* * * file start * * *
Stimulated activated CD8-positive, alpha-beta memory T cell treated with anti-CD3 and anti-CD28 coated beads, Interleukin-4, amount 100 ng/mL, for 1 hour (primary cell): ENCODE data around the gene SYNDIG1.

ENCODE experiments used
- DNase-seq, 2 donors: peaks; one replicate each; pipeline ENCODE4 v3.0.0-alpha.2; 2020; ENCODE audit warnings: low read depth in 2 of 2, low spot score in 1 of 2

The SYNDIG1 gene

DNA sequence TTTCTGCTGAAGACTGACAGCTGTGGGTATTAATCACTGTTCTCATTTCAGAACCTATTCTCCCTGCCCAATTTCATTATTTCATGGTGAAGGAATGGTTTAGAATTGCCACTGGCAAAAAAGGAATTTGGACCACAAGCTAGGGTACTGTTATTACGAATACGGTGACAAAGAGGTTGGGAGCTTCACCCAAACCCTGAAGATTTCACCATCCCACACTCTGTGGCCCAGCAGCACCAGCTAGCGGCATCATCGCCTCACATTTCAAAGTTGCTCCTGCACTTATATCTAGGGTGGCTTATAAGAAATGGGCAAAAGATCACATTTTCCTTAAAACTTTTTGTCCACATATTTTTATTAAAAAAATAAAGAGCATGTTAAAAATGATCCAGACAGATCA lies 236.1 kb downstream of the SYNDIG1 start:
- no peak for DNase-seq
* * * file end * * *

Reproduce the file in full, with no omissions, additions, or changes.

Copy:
Stimulated activated CD8-positive, alpha-beta memory T cell treated with anti-CD3 and anti-CD28 coated beads, Interleukin-4, amount 100 ng/mL, for 1 hour (primary cell): ENCODE data around the gene SYNDIG1.

ENCODE experiments used
- DNase-seq, 2 donors: peaks; one replicate each; pipeline ENCODE4 v3.0.0-alpha.2; 2020; ENCODE audit warnings: low read depth in 2 of 2, low spot score in 1 of 2

The SYNDIG1 gene

DNA sequence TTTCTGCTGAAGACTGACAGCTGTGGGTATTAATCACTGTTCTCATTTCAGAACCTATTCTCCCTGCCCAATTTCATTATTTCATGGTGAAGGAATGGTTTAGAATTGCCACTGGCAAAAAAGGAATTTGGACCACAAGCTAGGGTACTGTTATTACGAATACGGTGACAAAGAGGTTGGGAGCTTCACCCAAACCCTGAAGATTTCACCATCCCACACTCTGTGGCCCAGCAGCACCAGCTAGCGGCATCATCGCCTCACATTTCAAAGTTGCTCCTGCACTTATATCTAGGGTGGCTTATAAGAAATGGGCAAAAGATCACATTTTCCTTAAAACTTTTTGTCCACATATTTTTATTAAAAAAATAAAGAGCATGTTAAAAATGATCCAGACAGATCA lies 236.1 kb downstream of the SYNDIG1 start:
- no peak for DNase-seq